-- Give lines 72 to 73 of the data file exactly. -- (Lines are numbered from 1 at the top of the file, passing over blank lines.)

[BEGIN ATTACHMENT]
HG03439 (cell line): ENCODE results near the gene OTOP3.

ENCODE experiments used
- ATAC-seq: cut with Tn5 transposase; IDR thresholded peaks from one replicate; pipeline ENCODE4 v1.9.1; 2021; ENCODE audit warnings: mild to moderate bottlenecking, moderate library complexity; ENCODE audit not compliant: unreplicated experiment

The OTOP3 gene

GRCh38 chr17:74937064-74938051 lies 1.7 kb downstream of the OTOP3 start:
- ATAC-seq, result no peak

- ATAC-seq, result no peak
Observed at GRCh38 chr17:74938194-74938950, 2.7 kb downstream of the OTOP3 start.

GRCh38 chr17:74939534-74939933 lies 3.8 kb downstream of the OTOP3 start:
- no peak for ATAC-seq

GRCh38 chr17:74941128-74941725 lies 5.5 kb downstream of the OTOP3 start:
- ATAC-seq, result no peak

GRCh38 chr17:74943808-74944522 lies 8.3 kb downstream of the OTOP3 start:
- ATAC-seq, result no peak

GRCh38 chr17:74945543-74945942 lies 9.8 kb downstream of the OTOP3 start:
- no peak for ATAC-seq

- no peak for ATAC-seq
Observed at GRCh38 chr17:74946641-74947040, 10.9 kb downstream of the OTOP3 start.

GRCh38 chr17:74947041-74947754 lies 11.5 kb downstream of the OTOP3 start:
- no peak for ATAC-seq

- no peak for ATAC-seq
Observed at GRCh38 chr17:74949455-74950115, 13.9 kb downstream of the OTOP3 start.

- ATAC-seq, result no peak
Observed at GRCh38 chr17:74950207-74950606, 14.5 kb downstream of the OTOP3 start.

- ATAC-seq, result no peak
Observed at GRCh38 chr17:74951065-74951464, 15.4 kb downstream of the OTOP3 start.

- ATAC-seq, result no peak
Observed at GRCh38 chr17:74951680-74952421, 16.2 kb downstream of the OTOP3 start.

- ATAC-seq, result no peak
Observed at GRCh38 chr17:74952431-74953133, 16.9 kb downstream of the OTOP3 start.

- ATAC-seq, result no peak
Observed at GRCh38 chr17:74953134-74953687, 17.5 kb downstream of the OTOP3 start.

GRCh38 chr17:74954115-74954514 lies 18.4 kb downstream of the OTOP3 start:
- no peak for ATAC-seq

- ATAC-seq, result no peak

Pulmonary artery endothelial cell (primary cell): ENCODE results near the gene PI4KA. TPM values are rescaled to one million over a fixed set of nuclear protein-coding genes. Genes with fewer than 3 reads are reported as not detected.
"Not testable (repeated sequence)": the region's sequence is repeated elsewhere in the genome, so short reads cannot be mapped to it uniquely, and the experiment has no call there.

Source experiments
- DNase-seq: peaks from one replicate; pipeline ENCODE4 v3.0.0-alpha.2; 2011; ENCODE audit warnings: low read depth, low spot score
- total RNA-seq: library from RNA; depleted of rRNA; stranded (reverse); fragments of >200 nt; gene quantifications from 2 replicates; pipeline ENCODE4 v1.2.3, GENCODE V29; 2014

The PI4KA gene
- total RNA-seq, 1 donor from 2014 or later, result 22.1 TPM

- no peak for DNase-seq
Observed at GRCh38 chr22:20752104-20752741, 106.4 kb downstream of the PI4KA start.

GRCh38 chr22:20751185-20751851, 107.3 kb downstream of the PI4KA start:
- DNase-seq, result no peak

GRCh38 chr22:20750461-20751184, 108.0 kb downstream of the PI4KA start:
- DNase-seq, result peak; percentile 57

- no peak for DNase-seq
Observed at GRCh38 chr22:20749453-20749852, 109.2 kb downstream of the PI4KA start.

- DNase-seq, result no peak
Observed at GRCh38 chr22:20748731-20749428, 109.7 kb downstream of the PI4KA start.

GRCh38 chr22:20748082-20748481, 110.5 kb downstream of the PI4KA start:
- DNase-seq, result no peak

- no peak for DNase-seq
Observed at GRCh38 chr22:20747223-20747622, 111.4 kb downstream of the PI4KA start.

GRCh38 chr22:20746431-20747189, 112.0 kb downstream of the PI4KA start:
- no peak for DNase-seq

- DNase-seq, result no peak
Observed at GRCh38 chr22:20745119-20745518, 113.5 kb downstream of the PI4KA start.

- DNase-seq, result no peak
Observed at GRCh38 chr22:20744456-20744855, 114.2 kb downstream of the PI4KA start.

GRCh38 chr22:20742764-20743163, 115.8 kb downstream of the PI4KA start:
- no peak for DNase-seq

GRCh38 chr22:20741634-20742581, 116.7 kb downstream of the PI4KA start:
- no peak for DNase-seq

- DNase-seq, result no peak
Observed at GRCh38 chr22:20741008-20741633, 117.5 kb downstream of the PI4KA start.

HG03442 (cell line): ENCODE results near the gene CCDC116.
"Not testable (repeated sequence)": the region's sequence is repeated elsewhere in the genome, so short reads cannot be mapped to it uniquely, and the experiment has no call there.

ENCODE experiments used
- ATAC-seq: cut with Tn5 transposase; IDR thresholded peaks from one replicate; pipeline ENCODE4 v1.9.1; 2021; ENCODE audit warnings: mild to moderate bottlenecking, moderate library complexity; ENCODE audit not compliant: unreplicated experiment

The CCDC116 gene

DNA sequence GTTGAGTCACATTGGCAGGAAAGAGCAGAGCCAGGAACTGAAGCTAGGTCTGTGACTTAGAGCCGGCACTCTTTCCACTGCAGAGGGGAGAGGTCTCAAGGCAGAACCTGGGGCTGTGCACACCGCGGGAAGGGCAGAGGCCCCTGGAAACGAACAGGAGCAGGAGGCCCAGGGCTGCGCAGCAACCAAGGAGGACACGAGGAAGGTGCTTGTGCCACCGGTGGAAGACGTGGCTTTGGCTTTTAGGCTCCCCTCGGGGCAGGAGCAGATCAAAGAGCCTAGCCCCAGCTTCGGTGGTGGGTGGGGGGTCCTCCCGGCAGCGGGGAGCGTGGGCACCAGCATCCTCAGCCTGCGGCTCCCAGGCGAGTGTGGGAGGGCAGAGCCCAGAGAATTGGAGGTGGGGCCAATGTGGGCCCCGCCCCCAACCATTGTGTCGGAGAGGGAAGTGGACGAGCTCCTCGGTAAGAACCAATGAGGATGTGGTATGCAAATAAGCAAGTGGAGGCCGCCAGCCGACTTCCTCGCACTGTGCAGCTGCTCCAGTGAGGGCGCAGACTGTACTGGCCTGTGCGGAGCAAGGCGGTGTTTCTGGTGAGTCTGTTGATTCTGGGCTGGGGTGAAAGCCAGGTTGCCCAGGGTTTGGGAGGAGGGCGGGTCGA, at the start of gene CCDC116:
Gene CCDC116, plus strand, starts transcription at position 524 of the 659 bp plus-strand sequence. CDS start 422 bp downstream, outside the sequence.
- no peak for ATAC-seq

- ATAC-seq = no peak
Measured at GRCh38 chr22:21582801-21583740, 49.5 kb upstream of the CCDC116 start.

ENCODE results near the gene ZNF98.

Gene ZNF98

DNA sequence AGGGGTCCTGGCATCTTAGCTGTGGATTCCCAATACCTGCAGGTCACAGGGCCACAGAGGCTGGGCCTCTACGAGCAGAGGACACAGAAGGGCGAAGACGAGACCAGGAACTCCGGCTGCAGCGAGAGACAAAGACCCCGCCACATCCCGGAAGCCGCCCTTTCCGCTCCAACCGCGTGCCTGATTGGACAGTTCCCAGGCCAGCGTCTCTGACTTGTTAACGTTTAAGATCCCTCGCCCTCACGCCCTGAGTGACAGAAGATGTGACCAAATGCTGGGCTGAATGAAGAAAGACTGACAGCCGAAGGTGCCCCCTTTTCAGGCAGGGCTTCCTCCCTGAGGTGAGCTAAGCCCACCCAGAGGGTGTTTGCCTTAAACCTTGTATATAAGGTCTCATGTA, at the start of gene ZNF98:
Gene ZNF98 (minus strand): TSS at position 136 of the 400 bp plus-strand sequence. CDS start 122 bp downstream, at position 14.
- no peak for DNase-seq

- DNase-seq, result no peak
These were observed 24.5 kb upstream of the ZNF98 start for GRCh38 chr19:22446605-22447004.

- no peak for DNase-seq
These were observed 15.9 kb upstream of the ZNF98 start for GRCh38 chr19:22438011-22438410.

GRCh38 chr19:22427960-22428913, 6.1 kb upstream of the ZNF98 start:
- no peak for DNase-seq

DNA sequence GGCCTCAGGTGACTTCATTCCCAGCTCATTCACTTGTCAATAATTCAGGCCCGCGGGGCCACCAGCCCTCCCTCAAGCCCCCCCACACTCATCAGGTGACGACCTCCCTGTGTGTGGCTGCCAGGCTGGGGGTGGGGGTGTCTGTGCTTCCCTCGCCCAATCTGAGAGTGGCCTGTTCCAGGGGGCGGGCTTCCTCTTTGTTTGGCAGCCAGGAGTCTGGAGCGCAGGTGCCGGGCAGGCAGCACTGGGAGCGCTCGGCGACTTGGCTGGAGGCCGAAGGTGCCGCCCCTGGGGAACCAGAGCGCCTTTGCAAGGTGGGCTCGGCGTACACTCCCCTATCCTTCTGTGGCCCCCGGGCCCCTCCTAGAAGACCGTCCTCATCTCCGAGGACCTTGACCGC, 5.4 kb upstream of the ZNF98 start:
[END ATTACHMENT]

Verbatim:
- ATAC-seq: cut with Tn5 transposase; IDR thresholded peaks from one replicate; pipeline ENCODE4 v1.9.1; 2021; ENCODE audit warnings: mild to moderate bottlenecking, moderate library complexity; ENCODE audit not compliant: unreplicated experiment

The CCDC116 gene